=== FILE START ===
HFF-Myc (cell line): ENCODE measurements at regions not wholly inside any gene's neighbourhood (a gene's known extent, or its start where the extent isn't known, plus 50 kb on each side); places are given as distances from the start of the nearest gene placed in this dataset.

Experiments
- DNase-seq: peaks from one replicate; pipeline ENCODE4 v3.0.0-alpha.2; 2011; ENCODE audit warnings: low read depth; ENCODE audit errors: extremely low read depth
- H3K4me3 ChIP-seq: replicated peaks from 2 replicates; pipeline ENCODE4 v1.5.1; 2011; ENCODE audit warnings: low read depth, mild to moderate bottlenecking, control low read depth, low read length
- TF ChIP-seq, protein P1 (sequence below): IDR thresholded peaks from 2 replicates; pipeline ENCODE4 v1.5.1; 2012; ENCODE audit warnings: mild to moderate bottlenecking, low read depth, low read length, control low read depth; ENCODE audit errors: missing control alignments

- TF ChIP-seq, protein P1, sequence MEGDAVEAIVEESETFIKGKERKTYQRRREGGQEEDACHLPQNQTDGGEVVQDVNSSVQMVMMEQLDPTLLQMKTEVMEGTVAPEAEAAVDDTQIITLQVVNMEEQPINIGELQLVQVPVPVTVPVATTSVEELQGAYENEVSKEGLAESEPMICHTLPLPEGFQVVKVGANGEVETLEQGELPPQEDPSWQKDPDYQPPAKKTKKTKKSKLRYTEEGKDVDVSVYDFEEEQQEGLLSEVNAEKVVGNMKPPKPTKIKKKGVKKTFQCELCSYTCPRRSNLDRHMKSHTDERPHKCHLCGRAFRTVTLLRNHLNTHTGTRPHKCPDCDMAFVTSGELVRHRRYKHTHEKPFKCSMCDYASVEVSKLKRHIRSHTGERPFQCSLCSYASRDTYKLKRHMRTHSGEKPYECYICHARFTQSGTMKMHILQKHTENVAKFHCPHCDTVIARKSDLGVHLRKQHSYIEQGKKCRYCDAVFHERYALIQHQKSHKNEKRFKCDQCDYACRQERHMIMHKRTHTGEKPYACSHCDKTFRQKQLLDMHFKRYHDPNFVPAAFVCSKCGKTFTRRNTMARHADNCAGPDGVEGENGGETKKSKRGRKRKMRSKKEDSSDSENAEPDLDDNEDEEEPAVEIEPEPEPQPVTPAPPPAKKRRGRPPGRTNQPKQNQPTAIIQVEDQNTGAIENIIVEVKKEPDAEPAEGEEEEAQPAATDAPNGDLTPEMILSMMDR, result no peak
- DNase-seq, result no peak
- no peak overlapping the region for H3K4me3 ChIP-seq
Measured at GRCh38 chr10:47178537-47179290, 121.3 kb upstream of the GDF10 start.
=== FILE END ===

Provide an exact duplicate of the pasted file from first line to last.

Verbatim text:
HFF-Myc (cell line): ENCODE measurements at regions not wholly inside any gene's neighbourhood (a gene's known extent, or its start where the extent isn't known, plus 50 kb on each side); places are given as distances from the start of the nearest gene placed in this dataset.

Experiments
- DNase-seq: peaks from one replicate; pipeline ENCODE4 v3.0.0-alpha.2; 2011; ENCODE audit warnings: low read depth; ENCODE audit errors: extremely low read depth
- H3K4me3 ChIP-seq: replicated peaks from 2 replicates; pipeline ENCODE4 v1.5.1; 2011; ENCODE audit warnings: low read depth, mild to moderate bottlenecking, control low read depth, low read length
- TF ChIP-seq, protein P1 (sequence below): IDR thresholded peaks from 2 replicates; pipeline ENCODE4 v1.5.1; 2012; ENCODE audit warnings: mild to moderate bottlenecking, low read depth, low read length, control low read depth; ENCODE audit errors: missing control alignments

- TF ChIP-seq, protein P1, sequence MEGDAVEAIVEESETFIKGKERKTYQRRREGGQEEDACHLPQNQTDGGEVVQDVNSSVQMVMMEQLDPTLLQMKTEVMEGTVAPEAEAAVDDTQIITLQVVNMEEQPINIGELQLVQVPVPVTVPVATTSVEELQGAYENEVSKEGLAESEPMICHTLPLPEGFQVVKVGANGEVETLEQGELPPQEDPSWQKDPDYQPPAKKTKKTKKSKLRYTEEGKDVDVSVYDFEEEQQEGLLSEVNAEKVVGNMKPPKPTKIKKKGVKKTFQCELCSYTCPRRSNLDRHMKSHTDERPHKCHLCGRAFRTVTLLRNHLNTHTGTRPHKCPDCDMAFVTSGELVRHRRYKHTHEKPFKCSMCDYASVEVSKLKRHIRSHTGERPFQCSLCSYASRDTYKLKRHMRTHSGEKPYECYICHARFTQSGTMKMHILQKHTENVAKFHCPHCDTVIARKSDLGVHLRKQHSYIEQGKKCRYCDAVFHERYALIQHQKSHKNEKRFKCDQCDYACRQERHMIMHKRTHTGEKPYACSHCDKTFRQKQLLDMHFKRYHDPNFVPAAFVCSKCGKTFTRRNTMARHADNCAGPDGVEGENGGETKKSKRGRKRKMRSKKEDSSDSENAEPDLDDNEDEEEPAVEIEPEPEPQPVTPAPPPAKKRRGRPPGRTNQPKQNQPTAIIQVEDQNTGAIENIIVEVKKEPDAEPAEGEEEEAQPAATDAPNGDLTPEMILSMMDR, result no peak
- DNase-seq, result no peak
- no peak overlapping the region for H3K4me3 ChIP-seq
Measured at GRCh38 chr10:47178537-47179290, 121.3 kb upstream of the GDF10 start.